interested. The letter itself refutes this proposition as it states that " having
completed thirty-six months of your contract with us as specified, it is agreed
that thereafter you will be a participating partner to the extent of ten percent
".
Defendants further contend that plaintiff is not entitled to damages because
the petitions show that he is admittedly in default. They say that plaintiff was
bound under the contract to complete his three years of employment in order
to entitle him to a 10% interest in the partnership and yet, according to his own
allegations, he left his employment on August 10, 1951, or before the end of

the 36-month period. Closely connected with this contention is defendants'


claim that they have not been put in default and their breach, if any, was
merely passive.
Plaintiff alleges that the reason why he did not continue his performance for
the full thirty-six months is that defendants informed him that they were not
going to make him a partner in accordance with their promise and, therefore, it
would have been vain and useless for him to continue to perform as the
expectancy of being made a partner constituted a material part of the
consideration for his three years employment and that, except for this
expectancy, he would not have agreed to work for the salary paid by
defendants.
Thus, the allegations of plaintiff's petition present the question of whether or
not a party to a commutative contract in Louisiana may discontinue his
performance when the other party notifies him that the contract will be
repudiated. In other words, is the doctrine of anticipatory repudiation entitled
to recognition in this State? If so, then defendants' claim that they have not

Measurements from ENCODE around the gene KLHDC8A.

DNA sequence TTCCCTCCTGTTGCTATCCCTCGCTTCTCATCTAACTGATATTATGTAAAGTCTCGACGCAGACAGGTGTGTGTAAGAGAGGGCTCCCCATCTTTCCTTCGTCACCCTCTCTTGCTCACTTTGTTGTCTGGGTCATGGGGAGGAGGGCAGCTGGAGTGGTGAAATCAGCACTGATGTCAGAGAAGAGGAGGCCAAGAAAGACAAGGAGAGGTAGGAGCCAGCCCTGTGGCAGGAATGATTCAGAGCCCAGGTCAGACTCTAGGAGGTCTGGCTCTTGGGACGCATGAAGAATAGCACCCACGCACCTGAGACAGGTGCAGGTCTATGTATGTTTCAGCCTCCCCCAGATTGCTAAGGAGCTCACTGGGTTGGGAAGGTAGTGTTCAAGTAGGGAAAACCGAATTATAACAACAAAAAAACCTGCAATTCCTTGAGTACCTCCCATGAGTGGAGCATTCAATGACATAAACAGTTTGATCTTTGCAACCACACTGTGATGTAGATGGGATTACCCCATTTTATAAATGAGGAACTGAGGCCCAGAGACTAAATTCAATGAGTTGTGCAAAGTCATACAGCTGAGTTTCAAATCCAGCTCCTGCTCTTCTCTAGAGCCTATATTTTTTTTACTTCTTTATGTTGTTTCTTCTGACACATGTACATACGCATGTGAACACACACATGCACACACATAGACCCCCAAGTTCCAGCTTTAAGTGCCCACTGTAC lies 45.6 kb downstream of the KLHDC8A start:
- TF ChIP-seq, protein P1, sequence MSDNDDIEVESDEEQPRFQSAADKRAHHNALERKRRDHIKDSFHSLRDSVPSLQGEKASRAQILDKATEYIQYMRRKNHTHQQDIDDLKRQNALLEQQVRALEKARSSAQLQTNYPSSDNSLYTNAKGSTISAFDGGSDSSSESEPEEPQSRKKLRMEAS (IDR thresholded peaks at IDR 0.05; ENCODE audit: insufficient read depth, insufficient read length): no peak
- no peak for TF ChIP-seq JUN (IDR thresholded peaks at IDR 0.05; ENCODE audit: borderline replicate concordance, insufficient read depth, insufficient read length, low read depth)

been placed in default has no substance as the alleged unjustified repudiation
by defendants of their promise is to be regarded as an active violation, of their
obligation rendering them amenable to damages from that moment without the
necessity of being placed in default. See Articles 1931 and 1932 of the Civil
Code.
Under the common law, a breach of a contract before the time of performance
allows the injured party to sue for damages immediately. 12 Am.Jur. Verbo
Contracts, Sections 391, 401; Williston on Contracts, Revised Edition, Section
1296, et seq., especially Section 1314; Restatement of the Law of Contracts,
Section 959, et seq. It is generally recognized, however, that, the repudiator
may retract his repudiation unless the promise, in relying on the repudiation,
has changed his position to such an extent that subsequent performance is
impractical, in which case the injured party may, nevertheless, recover
damages. Corbin, op. cit. Sections 977, 978.
In Section 1337A of Williston on Contracts, Rev.Ed., it is said that "There seems
no recognition of any doctrine of anticipatory breach in the civil law until within
comparatively recent times." A reference is made to the views obtaining in
France and also in Germany where there are certain variations. The conclusions
of Mr. Williston are founded on the difference in the civil law system's first